Monthly Archives: May 2013

The Cripple of Inishmaan (Martin McDonagh)


WAAPA  Roundhouse Theatre

reviewed by Neville Cohn


This production is as refreshing as a cold shower on a hot day.


A cast of 3rd-year WAAPA acting students embraced Mc Donagh’s play with relish.


Director Patrick Sutton has done wonders in securing memorable responses from his youthful cast – and while lilting accents did not always sound entirely convincing, the actors breathed often engagingly raucous life into the play.cripple photo stitch


In a nutshell, the story revolves around the eponymous hero – Billy Claven (played with very real understanding of the role by Felix Johnson) – who is seriously handicapped, lurching pitifully about the stage. He comes across as a gentle, likeable soul who, notwithstanding his disability and perhaps intellectual limitations, goes through life with a touching grace. His idea of a good time is to watch cows in the fields. To the surprise – and chagrin – of some of the townsfolk, Billy auditions successfully for a projected cinematic role. He is also doted on by two ageing spinsters who run a very modestly stocked general store.


Rushing about the stage tirelessly and loudly is Michael Abercrombie who seems positively to delight in playing the garrulous gossip Johnnypateenmike. This blabbermouth is the perfect foil to Rose Riley’s Mammy O’Dougal, Johnny’s nonagenarian, whiskey-sodden, bedridden mother whose awesome alcohol intake would surely kill off lesser mortals. Her cackles and astonishing imbibing brought the house down.


Cecilia Peters does wonders as Helen McCormick, altogether persuasive in conveying the character’s startling lack of grace and more than a hint of rebellious violence.

And there’s a touch of tragedy to Oscar Harris’ Babbybobby, whose wife has died of TB.


Cripple Stephen HeathThere’s not a dull moment in this engaging and often touching romp. Not the least of the pleasures of this production is the quality of its ensemble, the interplay of the protagonists; it lifts the performance well above the ordinary.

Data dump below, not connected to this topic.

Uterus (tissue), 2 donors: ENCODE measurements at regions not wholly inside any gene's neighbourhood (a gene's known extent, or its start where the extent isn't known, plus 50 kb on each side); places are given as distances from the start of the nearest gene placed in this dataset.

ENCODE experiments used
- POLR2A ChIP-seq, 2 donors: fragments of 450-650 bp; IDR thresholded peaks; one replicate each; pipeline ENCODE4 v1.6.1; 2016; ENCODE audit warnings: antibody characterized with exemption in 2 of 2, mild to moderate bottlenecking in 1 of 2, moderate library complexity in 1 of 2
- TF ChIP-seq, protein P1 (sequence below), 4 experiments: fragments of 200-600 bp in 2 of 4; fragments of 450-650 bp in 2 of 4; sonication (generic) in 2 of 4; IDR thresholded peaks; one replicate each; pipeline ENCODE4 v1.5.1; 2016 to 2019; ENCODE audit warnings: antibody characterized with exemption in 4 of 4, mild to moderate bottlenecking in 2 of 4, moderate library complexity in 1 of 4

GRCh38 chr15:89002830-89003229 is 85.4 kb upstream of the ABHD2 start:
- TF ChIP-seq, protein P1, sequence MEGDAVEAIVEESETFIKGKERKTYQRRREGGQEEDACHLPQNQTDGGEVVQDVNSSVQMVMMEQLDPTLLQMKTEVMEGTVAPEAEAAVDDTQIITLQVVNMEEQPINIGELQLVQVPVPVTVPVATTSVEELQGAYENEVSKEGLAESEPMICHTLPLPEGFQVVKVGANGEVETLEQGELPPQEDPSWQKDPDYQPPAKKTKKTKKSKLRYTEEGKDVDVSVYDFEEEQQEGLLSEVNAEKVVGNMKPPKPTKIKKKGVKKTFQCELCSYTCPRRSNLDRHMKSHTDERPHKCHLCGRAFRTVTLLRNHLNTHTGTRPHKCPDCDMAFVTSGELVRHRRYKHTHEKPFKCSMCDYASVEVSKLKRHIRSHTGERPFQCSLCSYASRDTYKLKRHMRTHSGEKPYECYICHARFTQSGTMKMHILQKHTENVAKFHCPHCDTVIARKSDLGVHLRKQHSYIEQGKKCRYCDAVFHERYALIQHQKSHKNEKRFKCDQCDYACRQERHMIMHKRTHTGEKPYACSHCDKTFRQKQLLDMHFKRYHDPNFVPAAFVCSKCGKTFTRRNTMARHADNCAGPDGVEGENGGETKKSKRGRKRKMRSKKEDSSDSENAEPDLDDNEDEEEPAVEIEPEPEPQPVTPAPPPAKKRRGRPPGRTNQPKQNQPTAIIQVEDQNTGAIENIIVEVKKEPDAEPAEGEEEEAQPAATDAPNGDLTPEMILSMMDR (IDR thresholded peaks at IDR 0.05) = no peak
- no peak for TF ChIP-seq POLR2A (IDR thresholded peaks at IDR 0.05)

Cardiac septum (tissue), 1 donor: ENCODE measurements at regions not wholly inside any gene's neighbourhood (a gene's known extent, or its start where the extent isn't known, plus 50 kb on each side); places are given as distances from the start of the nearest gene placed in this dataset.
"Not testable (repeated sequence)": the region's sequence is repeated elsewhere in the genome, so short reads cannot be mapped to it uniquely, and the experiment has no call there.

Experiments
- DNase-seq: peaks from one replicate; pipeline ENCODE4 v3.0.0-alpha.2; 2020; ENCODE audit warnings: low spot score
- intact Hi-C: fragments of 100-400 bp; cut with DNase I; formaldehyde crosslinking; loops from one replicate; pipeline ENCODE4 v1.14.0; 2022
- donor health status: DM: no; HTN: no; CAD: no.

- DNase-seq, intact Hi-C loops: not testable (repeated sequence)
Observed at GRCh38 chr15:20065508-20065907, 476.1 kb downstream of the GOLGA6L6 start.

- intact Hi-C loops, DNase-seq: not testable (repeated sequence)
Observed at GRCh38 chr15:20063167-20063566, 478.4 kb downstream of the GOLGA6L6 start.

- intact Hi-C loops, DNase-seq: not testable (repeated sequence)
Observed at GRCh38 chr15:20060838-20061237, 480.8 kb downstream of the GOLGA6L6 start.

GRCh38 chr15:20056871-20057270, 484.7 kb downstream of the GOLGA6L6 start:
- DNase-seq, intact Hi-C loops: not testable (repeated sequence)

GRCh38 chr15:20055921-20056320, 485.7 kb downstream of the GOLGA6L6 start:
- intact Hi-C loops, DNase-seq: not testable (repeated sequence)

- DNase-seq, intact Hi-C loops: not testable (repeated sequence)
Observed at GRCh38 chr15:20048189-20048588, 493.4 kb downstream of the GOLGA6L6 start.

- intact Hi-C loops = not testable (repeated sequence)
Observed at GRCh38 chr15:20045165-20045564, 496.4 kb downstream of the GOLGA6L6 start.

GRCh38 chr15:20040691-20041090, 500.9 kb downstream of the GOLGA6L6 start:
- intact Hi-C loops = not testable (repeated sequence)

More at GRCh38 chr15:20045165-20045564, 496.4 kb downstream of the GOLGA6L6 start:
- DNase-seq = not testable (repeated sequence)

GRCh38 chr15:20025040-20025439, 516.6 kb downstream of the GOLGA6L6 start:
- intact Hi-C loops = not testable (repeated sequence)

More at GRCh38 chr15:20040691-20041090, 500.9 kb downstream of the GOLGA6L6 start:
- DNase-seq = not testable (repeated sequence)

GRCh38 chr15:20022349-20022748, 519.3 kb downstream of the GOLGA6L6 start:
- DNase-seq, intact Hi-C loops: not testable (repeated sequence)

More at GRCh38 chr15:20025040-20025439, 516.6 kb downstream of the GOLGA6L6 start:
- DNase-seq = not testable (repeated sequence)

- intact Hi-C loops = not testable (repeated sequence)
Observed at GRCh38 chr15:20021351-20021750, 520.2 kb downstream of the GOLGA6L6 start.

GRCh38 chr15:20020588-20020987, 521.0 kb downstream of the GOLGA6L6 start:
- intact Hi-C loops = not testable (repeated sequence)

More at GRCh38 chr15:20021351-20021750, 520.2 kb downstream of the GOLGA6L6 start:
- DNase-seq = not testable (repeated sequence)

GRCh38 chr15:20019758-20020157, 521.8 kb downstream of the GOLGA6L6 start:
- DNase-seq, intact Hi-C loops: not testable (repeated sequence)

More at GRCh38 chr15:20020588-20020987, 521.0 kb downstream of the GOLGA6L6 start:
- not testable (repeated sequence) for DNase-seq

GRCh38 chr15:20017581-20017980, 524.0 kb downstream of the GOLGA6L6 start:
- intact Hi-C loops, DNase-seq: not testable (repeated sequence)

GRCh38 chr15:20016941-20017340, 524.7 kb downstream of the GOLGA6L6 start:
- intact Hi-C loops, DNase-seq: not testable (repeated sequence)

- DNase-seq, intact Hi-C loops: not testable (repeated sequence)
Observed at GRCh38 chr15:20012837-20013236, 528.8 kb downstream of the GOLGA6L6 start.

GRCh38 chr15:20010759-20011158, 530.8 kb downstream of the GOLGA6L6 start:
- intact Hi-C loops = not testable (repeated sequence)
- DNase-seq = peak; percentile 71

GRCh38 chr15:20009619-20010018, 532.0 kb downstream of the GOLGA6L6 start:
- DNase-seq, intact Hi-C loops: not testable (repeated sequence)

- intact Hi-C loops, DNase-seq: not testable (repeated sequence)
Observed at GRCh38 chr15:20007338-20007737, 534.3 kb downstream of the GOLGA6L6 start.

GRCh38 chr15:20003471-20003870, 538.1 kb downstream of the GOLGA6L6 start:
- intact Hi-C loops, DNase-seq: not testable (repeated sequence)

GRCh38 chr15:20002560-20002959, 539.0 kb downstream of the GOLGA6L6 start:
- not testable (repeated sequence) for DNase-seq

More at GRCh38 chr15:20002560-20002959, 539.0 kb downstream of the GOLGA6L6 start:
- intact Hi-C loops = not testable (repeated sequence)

Simeon Brudenell’s lighting design is consistently effective.

Keyed-Up series



Raymond Yong (piano)

Callaway Auditorium

reviewed by Neville Cohn


Few composers are as demanding on musicians as Mozart. The tiniest misjudgement in passagework, the smallest lapse in clarity can prove disastrous. Happily, Raymond Yong succeeded in steering the clearest and most musicianly way through the solo part of Mozart’s Concerto in A, K414 ensuring, seemingly effortlessly, that the peak of the afternoon lay securely in the keeping of the Salzburg master.


It was a rarely encountered version of the work, with the orchestra here replaced by a string quartet, an alternative mooted by Mozart himself. Here, with his customary distinction, Paul Wright led a quartet made up of Isabel Hede (violin), Jared Yap (viola) and Sophie Parkinson-Stewart (cello).


If this had been Yong’s only contribution to the afternoon, it would have been an altogether fulfilling experience, such were the precision, fluency and expressive insights brought to bear on the score. Raymond Yong


Later, we heard Liszt’s massive Sonata in B minor, a work which is

no-man’s-land to all but the very few pianists able to meet its formidable challenges, not least of which is substantial staying power to maintain momentum through its frequently gruelling episodes. In its half-hour course, Liszt’s work poses immense physical and stylistic challenges that can test the mettle of the most experienced of pianists. From every standpoint, however, Yong was clearly in control. It was an heroic effort, crowned with success in a way that augurs well for a solo career of distinction. There was no hint of strain at all, despite the massive demands the sonata makes on the performer.


A bracket of the first eight of Chopin’s 24 Preludes opus 28 was less uniformly persuasive. The first, in C, barely hinted at the composer’s requirement that it be played agitato. No 5 in D sounded rather bland. But the famous Prelude in E minor was a beautifully considered offering, an essay in melancholy. The Prelude in F sharp minor, too, could hardly have been bettered, its fiercely demanding, very rapid figurations in the right hand despatched with utmost agility and accuracy.


As encore, Yong played Schubert’s Impromptu in G flat, its serenity a perfect foil to the passionate grandeur of the Liszt Sonata.